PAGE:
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In the 21st century, porn is an economic and cultural engine unto itself, exerting influence on the economy, the bedroom and our technological world. It is sex education for this generation.

And it is readily accessible, for free, 24/7 on the internet. While porn may be one of the oldest iterations of human culture, it is not immune to the rise of free (and/or pirated) content.

In this multi-part series, we’re looking at ways the internet has changed pornography: how it’s affecting performers, aesthetics, technology, and us. First up…porn’s role in pushing VR technology forward.

Part I. The Rise of Virtual Reality Porn

Porn has always sat at the forefront of tech innovation. Are you old enough to remember Betamax? No? Well, before VHS ruled the video world, Betamax and VHS were competing formats in the 1980s.

Betamax didn’t want to have porn on their format. VHS put up no such fight. Blu-ray won out over HD-DVD two decades later in a similar manner. The internet may have been invented by the military, but was adopted by a critical mass of consumers because of porn.

Online credit card payments and other forms of e-commerce were pioneered by porn sites, not to mention streaming technology. Now, porn is pushing the development of virtual reality and making it accessible to the masses on a scale that no other entertainment sector is.

Porn’s relentless drive to innovate has always been underpinned by the desire to reach an unlimited but historically shy audience. The internet promised an immediate, ubiquitous way to connect with millions of consumers in the privacy of their own home; it was the holy grail that would open up new revenue streams, reach wider audiences, exponentially increase the scalability of the product, and allow instantaneous transactions.

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But it’s proven to be a double-edged sword that has started to threaten the bottom line of porn producers – the internet has meant the democratization of porn production.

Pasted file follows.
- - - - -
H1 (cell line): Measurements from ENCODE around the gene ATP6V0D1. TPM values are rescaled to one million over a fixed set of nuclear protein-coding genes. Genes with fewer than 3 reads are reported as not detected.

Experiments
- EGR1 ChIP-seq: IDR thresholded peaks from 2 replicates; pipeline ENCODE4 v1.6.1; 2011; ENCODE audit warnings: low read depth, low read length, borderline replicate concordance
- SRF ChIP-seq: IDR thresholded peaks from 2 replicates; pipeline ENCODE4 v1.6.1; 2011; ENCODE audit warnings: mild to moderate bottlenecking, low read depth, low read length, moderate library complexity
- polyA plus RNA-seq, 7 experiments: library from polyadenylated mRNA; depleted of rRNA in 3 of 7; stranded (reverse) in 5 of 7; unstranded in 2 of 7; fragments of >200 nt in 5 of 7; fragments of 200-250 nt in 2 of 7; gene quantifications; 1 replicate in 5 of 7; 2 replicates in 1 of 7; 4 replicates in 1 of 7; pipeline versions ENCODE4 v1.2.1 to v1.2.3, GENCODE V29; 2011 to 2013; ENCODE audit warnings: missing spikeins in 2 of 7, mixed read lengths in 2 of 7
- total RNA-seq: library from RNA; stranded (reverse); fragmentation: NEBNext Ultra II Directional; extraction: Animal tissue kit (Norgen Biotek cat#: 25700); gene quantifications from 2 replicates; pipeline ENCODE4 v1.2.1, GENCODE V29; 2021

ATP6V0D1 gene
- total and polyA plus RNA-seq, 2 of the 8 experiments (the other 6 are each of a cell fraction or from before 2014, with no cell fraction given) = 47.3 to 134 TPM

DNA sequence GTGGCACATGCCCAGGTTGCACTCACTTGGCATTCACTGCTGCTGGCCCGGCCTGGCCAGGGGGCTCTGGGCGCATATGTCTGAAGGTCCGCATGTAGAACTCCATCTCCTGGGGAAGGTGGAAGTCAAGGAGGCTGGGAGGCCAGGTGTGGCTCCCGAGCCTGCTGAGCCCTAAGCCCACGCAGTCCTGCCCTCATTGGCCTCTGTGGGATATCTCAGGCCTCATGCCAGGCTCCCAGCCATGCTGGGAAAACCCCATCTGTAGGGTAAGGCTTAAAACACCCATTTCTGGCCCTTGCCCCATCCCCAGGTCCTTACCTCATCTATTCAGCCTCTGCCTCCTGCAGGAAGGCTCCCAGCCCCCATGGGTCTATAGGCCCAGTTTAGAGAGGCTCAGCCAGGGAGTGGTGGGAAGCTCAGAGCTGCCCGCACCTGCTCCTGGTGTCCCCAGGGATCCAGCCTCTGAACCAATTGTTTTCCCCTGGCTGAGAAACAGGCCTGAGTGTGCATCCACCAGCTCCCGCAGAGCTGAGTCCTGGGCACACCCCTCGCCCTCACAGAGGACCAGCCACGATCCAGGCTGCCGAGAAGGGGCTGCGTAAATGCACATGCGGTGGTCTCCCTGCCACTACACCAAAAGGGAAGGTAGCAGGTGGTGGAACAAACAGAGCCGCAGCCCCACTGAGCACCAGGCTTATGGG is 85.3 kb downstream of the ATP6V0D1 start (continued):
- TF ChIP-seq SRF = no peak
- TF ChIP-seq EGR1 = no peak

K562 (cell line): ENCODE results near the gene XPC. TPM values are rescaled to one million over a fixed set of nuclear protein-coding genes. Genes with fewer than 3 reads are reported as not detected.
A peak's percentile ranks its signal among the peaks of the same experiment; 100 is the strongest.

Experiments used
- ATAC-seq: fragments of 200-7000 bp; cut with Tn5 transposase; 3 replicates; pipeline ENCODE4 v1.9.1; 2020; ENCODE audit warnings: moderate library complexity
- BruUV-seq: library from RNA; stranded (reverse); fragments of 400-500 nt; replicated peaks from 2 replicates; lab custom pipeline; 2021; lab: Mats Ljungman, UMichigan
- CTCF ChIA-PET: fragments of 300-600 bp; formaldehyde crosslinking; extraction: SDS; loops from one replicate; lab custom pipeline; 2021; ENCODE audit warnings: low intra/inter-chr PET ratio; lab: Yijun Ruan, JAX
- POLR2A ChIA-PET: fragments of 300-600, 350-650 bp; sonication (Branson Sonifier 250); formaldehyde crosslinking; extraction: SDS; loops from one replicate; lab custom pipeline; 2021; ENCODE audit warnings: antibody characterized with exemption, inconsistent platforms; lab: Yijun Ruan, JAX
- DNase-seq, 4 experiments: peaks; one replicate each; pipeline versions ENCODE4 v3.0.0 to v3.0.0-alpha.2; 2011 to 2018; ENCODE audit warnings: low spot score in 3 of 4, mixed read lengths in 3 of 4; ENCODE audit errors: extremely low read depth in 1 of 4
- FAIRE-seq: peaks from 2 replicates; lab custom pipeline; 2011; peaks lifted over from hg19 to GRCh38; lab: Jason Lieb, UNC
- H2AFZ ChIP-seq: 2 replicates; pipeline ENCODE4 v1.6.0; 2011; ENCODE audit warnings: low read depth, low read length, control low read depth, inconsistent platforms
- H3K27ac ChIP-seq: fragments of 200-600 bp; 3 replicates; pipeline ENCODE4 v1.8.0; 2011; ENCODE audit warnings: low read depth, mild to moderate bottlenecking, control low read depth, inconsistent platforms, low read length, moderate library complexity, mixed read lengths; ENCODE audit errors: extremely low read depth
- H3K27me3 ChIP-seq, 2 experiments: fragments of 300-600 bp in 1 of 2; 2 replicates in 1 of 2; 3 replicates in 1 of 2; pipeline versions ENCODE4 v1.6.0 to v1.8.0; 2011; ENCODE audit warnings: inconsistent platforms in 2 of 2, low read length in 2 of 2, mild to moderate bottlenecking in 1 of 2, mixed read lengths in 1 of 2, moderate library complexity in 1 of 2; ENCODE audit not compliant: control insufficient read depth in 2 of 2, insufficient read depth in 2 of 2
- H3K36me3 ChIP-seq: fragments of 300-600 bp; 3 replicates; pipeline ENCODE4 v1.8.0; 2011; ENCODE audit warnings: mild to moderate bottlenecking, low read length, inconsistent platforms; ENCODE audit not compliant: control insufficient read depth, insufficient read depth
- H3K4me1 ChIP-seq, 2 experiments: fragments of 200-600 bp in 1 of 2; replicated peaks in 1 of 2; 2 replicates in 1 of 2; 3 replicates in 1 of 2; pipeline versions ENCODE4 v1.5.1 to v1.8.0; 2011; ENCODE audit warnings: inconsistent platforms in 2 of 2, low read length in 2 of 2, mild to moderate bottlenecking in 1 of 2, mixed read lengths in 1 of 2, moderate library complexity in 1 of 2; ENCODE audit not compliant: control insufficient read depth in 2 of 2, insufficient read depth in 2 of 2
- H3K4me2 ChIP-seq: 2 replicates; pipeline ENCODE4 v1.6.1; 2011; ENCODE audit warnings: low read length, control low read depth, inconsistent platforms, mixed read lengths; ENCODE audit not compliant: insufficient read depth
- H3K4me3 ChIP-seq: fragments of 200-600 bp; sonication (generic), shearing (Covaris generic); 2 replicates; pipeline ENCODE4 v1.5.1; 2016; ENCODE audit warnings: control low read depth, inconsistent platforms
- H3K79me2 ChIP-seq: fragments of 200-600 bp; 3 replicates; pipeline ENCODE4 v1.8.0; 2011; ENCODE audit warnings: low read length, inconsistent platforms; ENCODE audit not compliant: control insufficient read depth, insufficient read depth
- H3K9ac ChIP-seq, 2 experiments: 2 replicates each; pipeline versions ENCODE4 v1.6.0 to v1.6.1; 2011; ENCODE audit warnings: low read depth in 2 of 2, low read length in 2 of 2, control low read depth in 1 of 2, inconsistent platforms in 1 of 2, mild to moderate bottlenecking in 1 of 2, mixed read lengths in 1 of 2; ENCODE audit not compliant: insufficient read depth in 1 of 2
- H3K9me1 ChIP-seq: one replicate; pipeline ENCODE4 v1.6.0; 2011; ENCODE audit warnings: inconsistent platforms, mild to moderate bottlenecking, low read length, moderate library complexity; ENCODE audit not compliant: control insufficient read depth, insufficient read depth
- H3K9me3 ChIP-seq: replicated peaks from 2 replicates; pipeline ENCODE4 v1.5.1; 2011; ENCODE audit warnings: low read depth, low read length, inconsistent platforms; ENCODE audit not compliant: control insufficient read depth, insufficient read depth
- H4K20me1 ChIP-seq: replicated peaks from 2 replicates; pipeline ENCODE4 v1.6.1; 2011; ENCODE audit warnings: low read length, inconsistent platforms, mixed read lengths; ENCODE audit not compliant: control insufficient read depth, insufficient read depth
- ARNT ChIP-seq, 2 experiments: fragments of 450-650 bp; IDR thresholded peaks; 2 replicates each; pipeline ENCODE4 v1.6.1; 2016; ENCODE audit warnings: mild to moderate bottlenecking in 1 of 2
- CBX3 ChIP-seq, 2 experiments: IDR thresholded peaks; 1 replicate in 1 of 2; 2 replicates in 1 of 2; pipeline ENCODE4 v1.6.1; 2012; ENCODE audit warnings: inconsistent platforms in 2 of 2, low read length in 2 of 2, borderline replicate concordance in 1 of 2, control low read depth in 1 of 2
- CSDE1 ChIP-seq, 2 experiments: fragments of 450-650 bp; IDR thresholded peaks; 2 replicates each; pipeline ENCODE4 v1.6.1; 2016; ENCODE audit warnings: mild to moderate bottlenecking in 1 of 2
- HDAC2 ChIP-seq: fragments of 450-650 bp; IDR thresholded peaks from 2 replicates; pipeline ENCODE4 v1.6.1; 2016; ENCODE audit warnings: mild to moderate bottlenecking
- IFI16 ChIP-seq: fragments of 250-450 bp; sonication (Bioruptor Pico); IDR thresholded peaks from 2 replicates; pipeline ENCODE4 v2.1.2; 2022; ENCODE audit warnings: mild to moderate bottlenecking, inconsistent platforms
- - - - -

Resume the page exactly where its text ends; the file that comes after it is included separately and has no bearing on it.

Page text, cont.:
Suddenly anyone could film themselves in their bedrooms and upload it to the web. And, just as record labels battled with piracy and the challenges of monetizing content streaming, porn producers and performers alike have found themselves struggling to compete with a limitless online sea of free content thanks to enterprising folks at home and the futile struggle against online piracy.

Where performers have turned to cam work as an alternative revenue stream (more on that later), porn studios are looking even further ahead. Enter Virtual Reality.

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Once promised to us with flying cars, VR technology is here — a little clunky, but expect it to streamline exponentially over the next few years.

At this stage, there’s a bit of setup and planning involved: you need the hardware (headsets are on the market from the likes of Google, Samsung, and Sony) and the software (either an app on your phone, a Playstation, or desktop programs to play the VR files) before you can get to downloading your rather large VR files.

From there, you’ll find yourself in an immersive video, most often positioned as a participant in the scene rather than watching someone else have sex.